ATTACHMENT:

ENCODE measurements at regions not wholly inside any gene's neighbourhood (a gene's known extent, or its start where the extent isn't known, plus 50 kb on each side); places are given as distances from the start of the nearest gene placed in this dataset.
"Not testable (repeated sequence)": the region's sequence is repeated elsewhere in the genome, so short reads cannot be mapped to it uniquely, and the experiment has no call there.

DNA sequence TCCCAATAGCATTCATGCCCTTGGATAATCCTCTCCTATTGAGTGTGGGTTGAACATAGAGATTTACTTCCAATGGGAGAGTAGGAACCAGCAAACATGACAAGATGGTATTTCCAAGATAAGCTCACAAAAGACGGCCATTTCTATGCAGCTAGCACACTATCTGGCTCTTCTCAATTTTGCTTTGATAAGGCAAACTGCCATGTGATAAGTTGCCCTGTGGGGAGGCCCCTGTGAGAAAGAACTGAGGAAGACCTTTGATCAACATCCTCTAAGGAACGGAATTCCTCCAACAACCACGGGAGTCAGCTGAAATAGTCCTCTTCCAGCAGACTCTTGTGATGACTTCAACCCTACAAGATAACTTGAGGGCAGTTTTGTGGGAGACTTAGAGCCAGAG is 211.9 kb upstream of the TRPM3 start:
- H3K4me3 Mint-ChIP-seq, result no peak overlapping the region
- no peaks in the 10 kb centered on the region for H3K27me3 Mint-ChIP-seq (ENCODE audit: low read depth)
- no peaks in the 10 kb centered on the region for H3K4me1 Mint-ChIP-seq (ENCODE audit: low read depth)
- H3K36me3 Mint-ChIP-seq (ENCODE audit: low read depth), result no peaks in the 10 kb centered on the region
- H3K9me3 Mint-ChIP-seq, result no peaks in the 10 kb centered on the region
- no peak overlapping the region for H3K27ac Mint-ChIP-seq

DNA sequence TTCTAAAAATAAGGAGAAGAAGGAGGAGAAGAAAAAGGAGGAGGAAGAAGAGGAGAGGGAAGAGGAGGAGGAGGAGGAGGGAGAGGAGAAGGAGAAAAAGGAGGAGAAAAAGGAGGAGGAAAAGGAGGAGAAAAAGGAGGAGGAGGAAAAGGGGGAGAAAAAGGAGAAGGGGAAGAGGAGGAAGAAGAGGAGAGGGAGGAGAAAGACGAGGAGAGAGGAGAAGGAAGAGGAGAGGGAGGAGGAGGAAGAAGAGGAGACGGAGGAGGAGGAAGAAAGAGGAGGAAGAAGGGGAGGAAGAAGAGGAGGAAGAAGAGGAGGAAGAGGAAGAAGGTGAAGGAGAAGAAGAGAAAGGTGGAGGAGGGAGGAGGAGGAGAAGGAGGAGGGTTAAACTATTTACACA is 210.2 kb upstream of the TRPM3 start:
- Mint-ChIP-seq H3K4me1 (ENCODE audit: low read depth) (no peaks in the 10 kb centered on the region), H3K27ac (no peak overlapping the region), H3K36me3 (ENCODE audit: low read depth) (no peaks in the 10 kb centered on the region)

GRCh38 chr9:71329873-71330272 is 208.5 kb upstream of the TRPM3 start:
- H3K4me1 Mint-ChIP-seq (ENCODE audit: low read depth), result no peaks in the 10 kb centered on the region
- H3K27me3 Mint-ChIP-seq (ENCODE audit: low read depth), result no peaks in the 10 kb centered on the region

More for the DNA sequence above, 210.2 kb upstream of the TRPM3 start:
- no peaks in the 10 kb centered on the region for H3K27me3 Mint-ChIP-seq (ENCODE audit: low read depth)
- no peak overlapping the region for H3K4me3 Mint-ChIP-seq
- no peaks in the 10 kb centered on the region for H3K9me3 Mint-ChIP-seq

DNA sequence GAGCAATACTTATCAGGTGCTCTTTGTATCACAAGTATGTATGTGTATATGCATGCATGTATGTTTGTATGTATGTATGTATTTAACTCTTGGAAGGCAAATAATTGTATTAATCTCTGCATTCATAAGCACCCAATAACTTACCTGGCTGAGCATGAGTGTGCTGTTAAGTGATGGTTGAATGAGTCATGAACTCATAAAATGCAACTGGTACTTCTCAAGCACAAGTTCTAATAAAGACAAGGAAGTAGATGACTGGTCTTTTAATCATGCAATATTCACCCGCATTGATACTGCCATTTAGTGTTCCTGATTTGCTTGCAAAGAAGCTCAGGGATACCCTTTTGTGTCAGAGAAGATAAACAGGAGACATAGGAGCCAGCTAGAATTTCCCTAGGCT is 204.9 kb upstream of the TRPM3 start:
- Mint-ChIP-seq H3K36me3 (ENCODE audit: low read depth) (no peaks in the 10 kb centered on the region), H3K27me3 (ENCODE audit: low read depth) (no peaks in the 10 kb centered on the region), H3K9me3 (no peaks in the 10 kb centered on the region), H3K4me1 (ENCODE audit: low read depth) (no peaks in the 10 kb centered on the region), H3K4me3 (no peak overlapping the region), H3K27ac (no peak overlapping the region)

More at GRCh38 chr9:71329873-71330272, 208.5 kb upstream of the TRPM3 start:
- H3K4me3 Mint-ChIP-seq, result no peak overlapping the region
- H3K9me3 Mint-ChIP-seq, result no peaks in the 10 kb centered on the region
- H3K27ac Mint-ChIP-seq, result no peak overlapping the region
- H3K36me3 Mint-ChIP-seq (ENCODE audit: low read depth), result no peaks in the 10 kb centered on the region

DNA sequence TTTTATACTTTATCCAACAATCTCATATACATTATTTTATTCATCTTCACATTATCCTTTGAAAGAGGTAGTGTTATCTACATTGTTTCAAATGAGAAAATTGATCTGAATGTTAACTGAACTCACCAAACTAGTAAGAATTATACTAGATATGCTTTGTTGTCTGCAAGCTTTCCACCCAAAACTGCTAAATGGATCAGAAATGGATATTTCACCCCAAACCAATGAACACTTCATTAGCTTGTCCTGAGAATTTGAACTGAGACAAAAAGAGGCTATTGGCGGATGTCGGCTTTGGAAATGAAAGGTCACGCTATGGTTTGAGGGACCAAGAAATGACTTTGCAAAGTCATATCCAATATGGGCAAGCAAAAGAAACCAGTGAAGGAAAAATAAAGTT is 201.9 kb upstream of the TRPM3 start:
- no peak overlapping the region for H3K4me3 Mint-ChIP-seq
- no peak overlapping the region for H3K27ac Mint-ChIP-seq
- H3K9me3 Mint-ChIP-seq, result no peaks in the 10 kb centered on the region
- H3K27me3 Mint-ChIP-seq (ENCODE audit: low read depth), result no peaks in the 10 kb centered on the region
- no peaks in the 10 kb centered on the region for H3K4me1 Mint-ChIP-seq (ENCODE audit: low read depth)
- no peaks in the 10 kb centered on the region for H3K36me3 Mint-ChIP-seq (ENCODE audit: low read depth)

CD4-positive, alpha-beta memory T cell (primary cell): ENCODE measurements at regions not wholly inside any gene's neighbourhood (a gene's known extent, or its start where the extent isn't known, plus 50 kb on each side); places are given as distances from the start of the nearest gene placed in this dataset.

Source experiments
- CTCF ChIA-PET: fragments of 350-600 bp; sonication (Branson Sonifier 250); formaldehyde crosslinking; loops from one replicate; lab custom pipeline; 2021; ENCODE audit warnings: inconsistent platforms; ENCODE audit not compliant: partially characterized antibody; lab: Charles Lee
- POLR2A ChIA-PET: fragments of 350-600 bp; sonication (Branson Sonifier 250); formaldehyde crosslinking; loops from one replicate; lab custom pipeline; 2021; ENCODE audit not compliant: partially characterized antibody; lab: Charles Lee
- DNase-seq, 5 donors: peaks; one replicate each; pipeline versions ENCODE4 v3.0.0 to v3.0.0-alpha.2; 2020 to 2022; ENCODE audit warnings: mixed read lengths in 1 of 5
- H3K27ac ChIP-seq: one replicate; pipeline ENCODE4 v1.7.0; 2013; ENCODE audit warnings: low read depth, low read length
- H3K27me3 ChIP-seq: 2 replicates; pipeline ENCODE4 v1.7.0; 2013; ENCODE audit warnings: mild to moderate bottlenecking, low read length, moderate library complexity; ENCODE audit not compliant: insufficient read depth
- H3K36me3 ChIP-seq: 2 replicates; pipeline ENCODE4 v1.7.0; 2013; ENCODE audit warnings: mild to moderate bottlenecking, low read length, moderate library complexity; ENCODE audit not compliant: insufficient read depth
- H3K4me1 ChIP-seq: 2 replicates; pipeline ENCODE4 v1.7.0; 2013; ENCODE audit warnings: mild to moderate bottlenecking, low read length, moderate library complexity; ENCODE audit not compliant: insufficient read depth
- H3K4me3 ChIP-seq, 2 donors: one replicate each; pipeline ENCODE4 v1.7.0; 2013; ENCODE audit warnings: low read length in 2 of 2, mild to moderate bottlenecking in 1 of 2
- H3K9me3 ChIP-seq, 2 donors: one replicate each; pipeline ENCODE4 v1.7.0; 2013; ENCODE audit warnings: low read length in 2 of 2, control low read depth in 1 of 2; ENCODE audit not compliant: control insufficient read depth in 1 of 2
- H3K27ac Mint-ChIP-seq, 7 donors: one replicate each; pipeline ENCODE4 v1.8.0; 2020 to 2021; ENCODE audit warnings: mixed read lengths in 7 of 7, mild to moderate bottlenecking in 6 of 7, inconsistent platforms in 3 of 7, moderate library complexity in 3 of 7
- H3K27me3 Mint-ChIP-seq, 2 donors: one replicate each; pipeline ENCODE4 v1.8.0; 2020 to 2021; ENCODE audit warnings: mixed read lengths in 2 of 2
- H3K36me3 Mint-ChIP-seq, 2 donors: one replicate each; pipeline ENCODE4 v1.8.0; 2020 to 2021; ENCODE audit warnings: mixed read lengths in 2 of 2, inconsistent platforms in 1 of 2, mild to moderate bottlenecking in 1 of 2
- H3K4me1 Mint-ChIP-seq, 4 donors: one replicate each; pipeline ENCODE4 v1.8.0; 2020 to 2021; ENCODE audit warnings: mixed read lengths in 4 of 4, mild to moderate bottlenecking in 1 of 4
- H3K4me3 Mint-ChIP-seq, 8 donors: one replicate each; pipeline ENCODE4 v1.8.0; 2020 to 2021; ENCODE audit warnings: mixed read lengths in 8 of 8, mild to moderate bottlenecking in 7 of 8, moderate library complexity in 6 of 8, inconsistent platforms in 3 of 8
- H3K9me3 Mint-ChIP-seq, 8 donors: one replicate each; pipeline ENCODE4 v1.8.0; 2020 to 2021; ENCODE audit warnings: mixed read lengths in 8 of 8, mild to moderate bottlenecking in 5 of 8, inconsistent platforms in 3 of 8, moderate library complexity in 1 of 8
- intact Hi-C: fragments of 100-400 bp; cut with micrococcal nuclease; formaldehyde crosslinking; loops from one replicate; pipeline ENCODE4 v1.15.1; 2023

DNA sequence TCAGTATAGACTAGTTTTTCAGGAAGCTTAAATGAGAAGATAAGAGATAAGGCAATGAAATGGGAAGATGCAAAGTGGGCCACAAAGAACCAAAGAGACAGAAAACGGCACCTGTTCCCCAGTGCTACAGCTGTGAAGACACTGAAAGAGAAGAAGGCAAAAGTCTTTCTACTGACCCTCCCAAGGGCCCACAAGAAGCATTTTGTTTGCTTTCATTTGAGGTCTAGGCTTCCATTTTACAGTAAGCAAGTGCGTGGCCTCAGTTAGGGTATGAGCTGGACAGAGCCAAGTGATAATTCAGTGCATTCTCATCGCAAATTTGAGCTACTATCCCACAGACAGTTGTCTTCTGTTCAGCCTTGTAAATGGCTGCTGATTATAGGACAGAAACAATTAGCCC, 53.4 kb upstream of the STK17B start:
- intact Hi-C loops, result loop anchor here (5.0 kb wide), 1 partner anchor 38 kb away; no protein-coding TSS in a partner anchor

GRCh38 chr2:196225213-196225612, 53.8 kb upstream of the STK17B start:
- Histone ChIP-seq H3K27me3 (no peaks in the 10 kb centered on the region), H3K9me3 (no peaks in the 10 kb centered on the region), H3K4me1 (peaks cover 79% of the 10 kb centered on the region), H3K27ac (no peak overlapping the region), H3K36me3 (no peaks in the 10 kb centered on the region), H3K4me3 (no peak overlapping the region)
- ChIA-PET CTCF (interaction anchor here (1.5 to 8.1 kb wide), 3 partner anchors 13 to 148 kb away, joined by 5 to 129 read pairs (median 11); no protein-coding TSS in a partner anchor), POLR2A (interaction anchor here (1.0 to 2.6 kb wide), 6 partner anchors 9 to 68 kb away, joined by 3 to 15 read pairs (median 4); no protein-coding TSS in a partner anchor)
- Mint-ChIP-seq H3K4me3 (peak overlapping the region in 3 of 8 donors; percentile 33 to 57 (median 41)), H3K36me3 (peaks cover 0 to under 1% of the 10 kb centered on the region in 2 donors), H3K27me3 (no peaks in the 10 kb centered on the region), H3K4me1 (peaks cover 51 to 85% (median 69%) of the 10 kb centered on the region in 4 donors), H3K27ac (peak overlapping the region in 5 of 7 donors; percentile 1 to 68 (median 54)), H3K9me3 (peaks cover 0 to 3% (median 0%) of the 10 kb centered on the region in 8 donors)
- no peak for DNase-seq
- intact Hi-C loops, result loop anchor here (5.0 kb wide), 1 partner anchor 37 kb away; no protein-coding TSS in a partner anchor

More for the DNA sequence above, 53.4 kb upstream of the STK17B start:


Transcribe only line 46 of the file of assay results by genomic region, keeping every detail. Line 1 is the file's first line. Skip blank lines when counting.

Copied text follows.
- H3K36me3 Mint-ChIP-seq, 2 donors: one replicate each; pipeline ENCODE4 v1.8.0; 2020 to 2021; ENCODE audit warnings: mixed read lengths in 2 of 2, inconsistent platforms in 1 of 2, mild to moderate bottlenecking in 1 of 2